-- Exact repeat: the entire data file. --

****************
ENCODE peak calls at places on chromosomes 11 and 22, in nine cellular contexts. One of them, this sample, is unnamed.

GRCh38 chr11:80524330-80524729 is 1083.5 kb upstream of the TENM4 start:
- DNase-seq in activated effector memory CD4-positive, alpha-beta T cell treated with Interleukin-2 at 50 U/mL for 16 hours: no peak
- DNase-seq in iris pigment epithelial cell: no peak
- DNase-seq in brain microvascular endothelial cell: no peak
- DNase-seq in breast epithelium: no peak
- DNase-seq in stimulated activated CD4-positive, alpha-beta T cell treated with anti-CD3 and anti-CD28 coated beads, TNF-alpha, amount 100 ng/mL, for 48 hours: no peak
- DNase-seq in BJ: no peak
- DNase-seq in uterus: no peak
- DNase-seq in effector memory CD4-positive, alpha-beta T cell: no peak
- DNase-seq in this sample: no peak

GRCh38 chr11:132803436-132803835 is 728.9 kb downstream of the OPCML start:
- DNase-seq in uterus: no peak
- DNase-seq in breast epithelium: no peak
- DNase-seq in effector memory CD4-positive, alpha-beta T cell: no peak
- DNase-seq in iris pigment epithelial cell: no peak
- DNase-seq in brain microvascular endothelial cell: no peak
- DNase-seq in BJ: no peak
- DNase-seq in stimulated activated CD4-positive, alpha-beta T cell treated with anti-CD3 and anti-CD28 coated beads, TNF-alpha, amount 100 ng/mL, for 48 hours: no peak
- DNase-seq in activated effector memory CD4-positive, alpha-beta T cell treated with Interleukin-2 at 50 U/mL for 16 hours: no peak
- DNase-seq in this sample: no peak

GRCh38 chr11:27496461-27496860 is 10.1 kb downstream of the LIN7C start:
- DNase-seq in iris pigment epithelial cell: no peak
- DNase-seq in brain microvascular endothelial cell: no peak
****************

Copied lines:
ENCODE peak calls at places on chromosomes 11 and 22, in nine cellular contexts. One of them, this sample, is unnamed.

GRCh38 chr11:80524330-80524729 is 1083.5 kb upstream of the TENM4 start:
- DNase-seq in activated effector memory CD4-positive, alpha-beta T cell treated with Interleukin-2 at 50 U/mL for 16 hours: no peak
- DNase-seq in iris pigment epithelial cell: no peak
- DNase-seq in brain microvascular endothelial cell: no peak
- DNase-seq in breast epithelium: no peak
- DNase-seq in stimulated activated CD4-positive, alpha-beta T cell treated with anti-CD3 and anti-CD28 coated beads, TNF-alpha, amount 100 ng/mL, for 48 hours: no peak
- DNase-seq in BJ: no peak
- DNase-seq in uterus: no peak
- DNase-seq in effector memory CD4-positive, alpha-beta T cell: no peak
- DNase-seq in this sample: no peak

GRCh38 chr11:132803436-132803835 is 728.9 kb downstream of the OPCML start:
- DNase-seq in uterus: no peak
- DNase-seq in breast epithelium: no peak
- DNase-seq in effector memory CD4-positive, alpha-beta T cell: no peak
- DNase-seq in iris pigment epithelial cell: no peak
- DNase-seq in brain microvascular endothelial cell: no peak
- DNase-seq in BJ: no peak
- DNase-seq in stimulated activated CD4-positive, alpha-beta T cell treated with anti-CD3 and anti-CD28 coated beads, TNF-alpha, amount 100 ng/mL, for 48 hours: no peak
- DNase-seq in activated effector memory CD4-positive, alpha-beta T cell treated with Interleukin-2 at 50 U/mL for 16 hours: no peak
- DNase-seq in this sample: no peak

GRCh38 chr11:27496461-27496860 is 10.1 kb downstream of the LIN7C start:
- DNase-seq in iris pigment epithelial cell: no peak
- DNase-seq in brain microvascular endothelial cell: no peak